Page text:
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Live United: Learning from other United Ways throughout the state

Published 8:45 pm Friday, June 7, 2024

Getting your player ready...

Live United by Erin Haag

Twice a year, United Ways from around the state gather for a conference. It’s always difficult to take the time to get away, but it’s also good to connect with others. When an organization is as hyper-localized as local United Ways are, it can be easy to forget that we’re really part of a larger network. This year, I was reminded that not only is there a United Way network, but there’s also a really good hunger relief network. For the United Way conference, I was asked to present as part of the Innovation series about the Welcome Pantry.

Erin Haag

With the conference being in Owatonna this year, I asked Dom Korbel, executive director of Community Pathways of Steele County, to join me.

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Last week, Dom finally made it over to the Welcome Pantry for a tour. The premise was to prepare for our presentation, but really, we spent our whole time talking about our pantries.

We talked about ordering apples, and he admired our shelving in the backstock room. We talked about policies and processes, and what we’ve tried and haven’t tried. The more we talked, the more we remembered that we experience the same issues, the same challenges. He made some suggestions to me, and I was pleased to be able to offer him some recommendations as well. It’s always nice when you’ve gotten to the point where you can offer something in return.

Some of what we talked about was tangible — how and where we order our volunteer lockers, and what platforms we use for scheduling volunteers, etc. The bigger challenges though were the polices and processes. A good chunk of the conference was training on diversity and inclusion. Discussions were held about how nonprofits are a business, but it’s a business that needs to keep people at its center. It’s a business that might need to consider how standard business protocol can sometimes inadvertently cause barriers to access and be an equity issue. There’s a lot of nuance on how to ensure that we’re holding ourselves and others accountable for best practices in an equitable manner.

There were two themes that ran through the conference. We’d listen to a keynote speaker about how people were more important than policies and procedures. The very next session would be a deep dive into policy and procedure development. Here’s the thing though — those policy and procedure strategies are essential to have in place so you can focus on the people. It’s not choosing one or the other, it’s maintaining the balance between the two. It’s developing the systems so that you can empower people. Empower staff, empower volunteers, empower board members, empower community members.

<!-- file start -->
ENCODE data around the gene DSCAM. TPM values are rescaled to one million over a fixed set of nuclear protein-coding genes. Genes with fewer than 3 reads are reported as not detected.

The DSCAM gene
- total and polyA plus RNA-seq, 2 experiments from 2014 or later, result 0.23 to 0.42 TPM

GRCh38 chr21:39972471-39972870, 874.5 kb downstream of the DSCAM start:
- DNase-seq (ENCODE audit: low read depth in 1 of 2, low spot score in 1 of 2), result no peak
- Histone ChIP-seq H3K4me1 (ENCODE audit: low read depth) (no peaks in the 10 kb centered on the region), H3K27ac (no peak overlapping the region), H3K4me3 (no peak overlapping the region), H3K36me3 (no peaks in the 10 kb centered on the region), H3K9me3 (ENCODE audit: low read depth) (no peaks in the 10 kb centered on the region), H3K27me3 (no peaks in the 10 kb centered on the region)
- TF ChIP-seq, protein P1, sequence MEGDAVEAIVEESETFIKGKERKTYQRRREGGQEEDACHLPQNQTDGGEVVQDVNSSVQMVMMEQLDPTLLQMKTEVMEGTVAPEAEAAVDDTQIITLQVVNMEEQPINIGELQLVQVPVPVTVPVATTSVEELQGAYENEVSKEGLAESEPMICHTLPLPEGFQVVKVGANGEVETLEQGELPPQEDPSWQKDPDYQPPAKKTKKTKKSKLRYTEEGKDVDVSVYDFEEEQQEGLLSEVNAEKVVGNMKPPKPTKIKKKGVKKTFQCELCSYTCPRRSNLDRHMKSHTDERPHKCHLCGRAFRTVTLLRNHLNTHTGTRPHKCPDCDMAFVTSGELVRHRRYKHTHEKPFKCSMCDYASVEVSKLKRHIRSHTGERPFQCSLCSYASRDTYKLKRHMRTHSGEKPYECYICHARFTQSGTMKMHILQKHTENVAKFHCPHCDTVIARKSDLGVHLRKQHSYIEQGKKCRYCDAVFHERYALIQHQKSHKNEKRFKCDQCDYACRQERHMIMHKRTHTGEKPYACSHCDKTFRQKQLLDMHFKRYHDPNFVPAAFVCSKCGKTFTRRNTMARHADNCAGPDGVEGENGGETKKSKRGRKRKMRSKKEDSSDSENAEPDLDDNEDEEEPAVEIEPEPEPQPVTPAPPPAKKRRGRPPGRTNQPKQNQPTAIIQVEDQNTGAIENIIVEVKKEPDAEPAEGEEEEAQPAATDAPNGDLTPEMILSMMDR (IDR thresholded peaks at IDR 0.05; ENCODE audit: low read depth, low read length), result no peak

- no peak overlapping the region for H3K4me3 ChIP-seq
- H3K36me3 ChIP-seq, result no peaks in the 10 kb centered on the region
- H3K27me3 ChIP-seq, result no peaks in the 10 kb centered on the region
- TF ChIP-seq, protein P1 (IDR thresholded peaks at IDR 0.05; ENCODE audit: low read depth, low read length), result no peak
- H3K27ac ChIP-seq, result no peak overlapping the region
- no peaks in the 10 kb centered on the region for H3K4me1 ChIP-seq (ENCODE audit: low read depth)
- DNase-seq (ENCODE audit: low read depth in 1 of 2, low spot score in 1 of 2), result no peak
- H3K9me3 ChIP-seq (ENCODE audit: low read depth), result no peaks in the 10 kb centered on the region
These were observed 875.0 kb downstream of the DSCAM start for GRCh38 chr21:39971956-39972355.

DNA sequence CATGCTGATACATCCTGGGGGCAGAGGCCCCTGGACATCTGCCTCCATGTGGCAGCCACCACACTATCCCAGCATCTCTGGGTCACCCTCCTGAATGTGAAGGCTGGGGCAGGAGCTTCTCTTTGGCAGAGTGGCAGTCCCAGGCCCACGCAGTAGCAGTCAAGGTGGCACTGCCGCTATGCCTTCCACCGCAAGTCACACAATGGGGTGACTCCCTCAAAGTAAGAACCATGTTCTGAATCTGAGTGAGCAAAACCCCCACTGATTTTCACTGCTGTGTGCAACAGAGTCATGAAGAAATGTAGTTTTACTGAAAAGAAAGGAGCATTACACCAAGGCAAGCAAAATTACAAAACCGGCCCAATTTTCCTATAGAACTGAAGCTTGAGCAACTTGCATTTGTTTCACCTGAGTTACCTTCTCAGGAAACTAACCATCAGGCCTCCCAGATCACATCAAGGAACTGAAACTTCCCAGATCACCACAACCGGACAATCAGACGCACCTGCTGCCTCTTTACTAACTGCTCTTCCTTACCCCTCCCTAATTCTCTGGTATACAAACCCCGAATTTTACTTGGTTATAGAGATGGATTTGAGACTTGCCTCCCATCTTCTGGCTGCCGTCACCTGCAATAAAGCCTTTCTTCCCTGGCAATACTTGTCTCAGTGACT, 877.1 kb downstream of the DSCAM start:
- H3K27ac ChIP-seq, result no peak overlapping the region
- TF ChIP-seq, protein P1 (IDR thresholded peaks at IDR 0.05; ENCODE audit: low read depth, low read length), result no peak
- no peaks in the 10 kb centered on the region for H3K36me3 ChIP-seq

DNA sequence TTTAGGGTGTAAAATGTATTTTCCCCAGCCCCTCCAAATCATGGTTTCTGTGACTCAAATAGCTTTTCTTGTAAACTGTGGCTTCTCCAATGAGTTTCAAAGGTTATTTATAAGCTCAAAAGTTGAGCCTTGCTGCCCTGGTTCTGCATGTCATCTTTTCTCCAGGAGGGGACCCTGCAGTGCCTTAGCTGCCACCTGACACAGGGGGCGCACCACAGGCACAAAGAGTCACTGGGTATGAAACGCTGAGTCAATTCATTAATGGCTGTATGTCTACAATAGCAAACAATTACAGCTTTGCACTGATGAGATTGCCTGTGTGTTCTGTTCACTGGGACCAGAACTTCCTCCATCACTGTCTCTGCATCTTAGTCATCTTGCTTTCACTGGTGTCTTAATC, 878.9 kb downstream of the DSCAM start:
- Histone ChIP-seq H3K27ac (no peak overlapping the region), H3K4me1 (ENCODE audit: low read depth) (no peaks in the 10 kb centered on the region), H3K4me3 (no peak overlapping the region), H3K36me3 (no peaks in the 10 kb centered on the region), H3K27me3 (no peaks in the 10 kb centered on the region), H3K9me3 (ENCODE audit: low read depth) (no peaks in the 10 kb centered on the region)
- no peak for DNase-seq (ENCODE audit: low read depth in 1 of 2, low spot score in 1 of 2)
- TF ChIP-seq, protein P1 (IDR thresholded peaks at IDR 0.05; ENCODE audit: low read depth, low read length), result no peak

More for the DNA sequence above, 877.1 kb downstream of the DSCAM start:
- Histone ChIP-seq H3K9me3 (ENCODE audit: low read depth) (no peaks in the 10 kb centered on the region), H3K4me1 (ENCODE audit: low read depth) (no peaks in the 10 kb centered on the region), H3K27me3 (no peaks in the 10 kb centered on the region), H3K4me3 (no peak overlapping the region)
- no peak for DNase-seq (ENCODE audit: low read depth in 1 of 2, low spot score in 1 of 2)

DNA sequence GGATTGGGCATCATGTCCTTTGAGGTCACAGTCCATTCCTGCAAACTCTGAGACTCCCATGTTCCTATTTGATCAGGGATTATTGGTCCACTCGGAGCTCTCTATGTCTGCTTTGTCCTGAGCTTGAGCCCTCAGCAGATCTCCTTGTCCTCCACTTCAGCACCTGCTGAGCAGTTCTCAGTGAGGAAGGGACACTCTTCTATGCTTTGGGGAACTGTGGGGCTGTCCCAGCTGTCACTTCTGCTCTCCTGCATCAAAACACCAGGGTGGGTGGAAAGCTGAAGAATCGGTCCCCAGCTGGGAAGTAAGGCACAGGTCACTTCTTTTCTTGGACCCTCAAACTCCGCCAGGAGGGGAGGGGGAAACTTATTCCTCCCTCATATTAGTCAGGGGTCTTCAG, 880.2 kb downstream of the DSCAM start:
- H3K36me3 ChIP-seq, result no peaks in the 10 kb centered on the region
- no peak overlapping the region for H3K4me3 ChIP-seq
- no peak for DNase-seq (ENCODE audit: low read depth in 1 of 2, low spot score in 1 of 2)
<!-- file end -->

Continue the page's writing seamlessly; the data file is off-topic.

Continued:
The process we used to develop the Co-Design process is a perfect example of ensuring our systems help us focus on the people. All of our operational decisions go back to being in compliance with state and federal guidelines, and the spirit of our Co-Design Themes. Sometimes they seem terribly corporate. Sometimes decisions have to be made at a director level, that might not always make sense to people. We’re not always able to go into deep details about those decisions. Those are the hard decisions, the ones that can keep me up at night.

Those are the decisions that are months in the making, and where I hope that people recognize there’s more to the story, and remember that our hearts are involved in the decision process as well. The decision makers are people too and are volunteering their time because of the people we’re serving.

The past several months, I’ve been leaning hard into the processes. Let’s get things on paper, get things clearly documented, so everyone’s on the same page. It can be something as simple as volunteer recognition. A few months ago, I challenged my staff to develop a volunteer recognition program, because we have amazing ones. It’s still a work in progress, but it’s a summer bucket list. It wouldn’t seem something as heart-driven as showing gratitude is a “procedure,” but it is. Maybe “system” would be a better word, but it’s still an operational process. It isn’t cliché or taken lightly — we truly do appreciate our volunteers, and I want them to feel that. When we’re busy racing in different directions, it can be easy for us to express appreciation to someone, and we don’t realize that someone else wasn’t there that particular day. A system is set in place to make sure we’ve taken the time to connect.

A few weeks ago, I called a volunteer who had surgery. We talked for 15 minutes, but she was surprised I called her, and kept saying how nice it was that we checked on her. I enjoyed our conversation, and I look forward to seeing her when she returns next week.

The United Way Board of Directors is actively seeking members to join us. We’re planning a strategic retreat, and we’re keeping people at the heart of our process. If you’d like to consider bringing your voice to the table, we invite you to give us a call to learn more. You can reach us at 507-373-8670.

Erin Haag is the executive director of the United Way of Freeborn County.